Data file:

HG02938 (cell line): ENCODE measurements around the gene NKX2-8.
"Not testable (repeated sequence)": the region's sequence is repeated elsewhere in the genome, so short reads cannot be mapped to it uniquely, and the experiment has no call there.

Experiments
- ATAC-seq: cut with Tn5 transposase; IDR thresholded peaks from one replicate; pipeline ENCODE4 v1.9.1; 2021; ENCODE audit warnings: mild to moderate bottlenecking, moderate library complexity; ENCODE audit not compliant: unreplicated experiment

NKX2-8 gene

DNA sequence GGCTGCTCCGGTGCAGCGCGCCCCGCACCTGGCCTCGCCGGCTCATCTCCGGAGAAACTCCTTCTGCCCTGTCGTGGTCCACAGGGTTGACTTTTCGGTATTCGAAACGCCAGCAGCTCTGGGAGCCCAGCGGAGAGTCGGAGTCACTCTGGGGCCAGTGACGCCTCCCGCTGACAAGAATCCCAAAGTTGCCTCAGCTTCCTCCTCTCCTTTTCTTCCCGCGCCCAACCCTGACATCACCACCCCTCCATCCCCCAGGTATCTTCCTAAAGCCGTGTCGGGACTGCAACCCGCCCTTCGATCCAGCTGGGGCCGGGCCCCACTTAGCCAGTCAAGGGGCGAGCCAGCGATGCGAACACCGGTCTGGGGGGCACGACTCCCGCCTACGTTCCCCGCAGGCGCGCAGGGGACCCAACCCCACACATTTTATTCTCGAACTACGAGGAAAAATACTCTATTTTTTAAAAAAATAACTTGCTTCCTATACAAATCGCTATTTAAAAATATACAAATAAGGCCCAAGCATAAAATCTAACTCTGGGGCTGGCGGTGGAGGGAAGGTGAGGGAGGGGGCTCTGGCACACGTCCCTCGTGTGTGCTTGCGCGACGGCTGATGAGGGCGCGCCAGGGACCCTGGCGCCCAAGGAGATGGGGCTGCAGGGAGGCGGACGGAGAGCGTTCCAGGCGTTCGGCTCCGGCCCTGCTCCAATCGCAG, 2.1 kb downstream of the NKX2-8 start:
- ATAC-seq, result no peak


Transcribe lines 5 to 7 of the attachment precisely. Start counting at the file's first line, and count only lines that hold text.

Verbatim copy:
NKX2-8 gene

DNA sequence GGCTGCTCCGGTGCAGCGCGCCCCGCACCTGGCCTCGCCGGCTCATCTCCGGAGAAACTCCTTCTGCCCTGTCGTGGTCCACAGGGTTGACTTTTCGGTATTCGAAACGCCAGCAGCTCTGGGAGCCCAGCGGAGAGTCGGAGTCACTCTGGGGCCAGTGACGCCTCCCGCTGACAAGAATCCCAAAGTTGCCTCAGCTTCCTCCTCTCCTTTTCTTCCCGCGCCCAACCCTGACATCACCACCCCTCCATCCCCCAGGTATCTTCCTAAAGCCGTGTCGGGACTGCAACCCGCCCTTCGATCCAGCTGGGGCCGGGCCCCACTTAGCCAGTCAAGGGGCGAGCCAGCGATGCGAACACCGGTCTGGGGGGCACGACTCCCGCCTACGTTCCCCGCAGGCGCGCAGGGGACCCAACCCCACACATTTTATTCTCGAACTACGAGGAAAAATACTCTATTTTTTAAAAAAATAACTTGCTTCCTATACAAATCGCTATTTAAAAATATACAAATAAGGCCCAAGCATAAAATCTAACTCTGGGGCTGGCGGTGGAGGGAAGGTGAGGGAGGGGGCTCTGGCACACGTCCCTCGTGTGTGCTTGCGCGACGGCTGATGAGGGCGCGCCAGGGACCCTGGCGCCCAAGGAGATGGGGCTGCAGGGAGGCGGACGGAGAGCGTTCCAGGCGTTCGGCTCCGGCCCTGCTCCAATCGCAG, 2.1 kb downstream of the NKX2-8 start:
- ATAC-seq, result no peak